Joel started with a talk on Simplicity versus Power … when deciding on features for your product should you go for the 37 Signals approach of doing less? He suggested that the simplicity movement is gaining in popularity because there are more startups around now, and with limited resources they have to start with fewer features. Ultimately though, if you want to keep making sales you need to add features. Joel says you should focus on building elegant software in which there is nothing left to take away (from Antoine De Saint-Exupery). Good features help users achieve their goals; bad features (like unnecessary modal dialog boxes) interrupt users. Joel on unhelpful dialog boxes

Also, give people features they care about (isn’t it ultimately about copying DNA??).

Users don’t like making decisions, so it is much better if you can give them sensible defaults and allow them to undo the action later. Joel gave Amazon’s One-Click ordering as an example; it seems simple but if you have to do without the confirmation dialog you must allow for the user changing their mind later. I remember, after reading Alan Cooper’s “The Essentials of User Interface Design” about 10 years ago, discussing with a colleague why we couldn’t come up with a better approach than the customary “Do you really want to do X? OK/Cancel”. I didn’t manage to persuade him at the time because it’s so much harder to do it properly, and this short cut is so common.

Those were the key points for me. There are write-ups of Joel’s talk from other DevDays here, here and here.

I enjoyed Remy Sharp’s introduction to jQuery, which covered the subject at the right level for me and moved at a good pace. Instead of typing examples as we watched, Remy’s approach was to display slides showing the evolving code with key sections highlighted.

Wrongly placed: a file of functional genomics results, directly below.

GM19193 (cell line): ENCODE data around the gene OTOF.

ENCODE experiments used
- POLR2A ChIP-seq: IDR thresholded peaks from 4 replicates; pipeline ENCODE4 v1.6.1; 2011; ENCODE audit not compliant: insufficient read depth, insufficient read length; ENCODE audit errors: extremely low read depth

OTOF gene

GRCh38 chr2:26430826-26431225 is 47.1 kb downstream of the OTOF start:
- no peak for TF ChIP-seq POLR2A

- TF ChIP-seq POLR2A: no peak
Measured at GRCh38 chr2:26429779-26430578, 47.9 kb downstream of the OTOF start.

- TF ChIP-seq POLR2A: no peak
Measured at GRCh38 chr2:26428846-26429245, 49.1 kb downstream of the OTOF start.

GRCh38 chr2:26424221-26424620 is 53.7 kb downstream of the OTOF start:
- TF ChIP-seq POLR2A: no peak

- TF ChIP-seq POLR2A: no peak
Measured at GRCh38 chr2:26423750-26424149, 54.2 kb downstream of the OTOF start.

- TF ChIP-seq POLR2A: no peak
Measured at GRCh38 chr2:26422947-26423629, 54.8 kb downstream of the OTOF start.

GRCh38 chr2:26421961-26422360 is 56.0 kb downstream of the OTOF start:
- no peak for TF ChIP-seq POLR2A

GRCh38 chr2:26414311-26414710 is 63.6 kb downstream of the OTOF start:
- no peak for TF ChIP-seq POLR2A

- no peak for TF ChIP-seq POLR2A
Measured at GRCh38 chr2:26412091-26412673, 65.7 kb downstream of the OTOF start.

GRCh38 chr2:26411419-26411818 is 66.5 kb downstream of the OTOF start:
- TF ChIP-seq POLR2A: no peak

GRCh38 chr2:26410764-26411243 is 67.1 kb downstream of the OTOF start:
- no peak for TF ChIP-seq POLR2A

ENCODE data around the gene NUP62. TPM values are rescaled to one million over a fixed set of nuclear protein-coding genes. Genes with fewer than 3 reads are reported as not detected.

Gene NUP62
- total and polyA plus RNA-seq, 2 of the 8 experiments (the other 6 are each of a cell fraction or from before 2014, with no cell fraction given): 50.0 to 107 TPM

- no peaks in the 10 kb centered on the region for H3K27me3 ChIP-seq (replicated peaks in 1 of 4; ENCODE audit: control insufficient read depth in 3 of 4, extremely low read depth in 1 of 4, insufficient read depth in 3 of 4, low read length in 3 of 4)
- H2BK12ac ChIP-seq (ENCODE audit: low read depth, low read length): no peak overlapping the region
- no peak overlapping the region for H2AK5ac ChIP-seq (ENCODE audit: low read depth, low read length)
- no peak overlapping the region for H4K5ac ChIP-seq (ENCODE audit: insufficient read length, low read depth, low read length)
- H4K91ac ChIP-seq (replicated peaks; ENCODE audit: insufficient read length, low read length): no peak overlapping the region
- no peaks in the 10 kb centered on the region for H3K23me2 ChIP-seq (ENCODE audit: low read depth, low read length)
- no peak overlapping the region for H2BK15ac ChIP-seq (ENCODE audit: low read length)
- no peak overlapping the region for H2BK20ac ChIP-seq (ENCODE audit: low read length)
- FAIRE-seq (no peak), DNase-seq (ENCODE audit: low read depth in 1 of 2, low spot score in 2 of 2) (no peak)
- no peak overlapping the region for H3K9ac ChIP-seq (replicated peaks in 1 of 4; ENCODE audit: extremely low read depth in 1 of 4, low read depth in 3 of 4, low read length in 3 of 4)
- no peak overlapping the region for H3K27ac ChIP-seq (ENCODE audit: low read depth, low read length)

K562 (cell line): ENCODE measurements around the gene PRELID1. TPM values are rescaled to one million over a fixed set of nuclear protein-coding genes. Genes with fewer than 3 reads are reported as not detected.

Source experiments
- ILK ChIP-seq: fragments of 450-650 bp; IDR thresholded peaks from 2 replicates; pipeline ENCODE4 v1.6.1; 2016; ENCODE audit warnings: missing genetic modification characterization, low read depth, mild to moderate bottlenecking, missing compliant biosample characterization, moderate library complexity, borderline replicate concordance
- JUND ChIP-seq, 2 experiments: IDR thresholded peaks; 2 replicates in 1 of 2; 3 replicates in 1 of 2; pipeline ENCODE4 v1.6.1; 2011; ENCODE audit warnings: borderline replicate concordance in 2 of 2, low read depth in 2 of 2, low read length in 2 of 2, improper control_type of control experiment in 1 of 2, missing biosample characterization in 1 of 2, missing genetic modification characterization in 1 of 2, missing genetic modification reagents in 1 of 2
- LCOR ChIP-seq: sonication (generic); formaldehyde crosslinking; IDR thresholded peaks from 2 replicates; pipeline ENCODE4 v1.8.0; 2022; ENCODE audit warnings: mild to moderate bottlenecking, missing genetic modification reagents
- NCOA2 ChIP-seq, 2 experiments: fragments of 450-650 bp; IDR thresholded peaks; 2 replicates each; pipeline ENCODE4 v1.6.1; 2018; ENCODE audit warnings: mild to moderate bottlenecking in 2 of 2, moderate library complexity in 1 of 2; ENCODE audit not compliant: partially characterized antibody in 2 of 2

This works much better watching someone talk, then type, then talk some more.

I didn’t get as much out of the mobile presentations as I would have hoped. Reto Meier‘s talk on Android gave a decent introduction on the SDK features, but the coding demo could have been snappier. Pekka Kosonen’s humour and candour were popular with the audience, but I would have liked to see more substantial examples in the Nokia demos of Qt. Phil Nash gave a pretty good introduction to Objective-C (derived from Smalltalk, apparently) and my failure to enjoy this as much as some of the other talks was probably because my head was spinning at the unfamiliar syntax.

Jeff Attwood talked about the Stack Overflow team’s passion for building the best possible thing they can . He also mentioned that while the site has some semblance of being professional, behind the scenes it is actually pretty chaotic.

Failure is always an option To be successful, you have to be prepared to fail pubicly … and to get up on a stage in front of hundreds of people who might laugh at you. Many people are afraid of doing this, so they don’t.* Jeff brandished a well-thumbed copy of Coders at Work, quoting from Joshua Bloch, EricJoe Armstrong, and Douglas Crockford. Joshua Bloch recommends reading the “Elements of Style” which isn’t a book about programming (or is it?); Crockford would rather see programmers get a degree in English than programming.

The last talk I saw was Jon Skeet‘s, ably assisted by Tony the Pony sock puppet. Jon spoke eloquently and entertainingly about the various problems we have created for ourselves (it’s partly the fault of the users, partly the architects, and partly the developers). Architects: partly to blame Examples: representing floating point numbers, reversing and splitting Unicode strings, ambiguous dates, and time zones (e.g. there are two different “CST” time zones in Australia).

There were around 850 people at the Kensington Town Hall; the lecture theatre was packed, and the foyer (where food was served) was too small to accommodate that many people at once. But overall Joel, Jeff and Ryan put on a good show and I enjoyed it.

* If you want to become a better speaker, I can recommend Toastmasters.

Update 30/10: Phil Nash has written about his decision to focus on Objective-C, and the bits he left out of his talk.

Update 3/11: Speaker write-ups from Jon Skeet, Christian Heilmann, and Remy Sharp’s slides.

Training for the Marathon (Six Months To Go)

October 25, 2009

As I mentioned in my previous post, after coming back from Lesotho I signed up* for the Marathon, and am running on behalf of Sentebale. This week I received the Information and Training Booklet which I’m working through. One point that struck me was the list of items that might be purchased with the sponsorship money: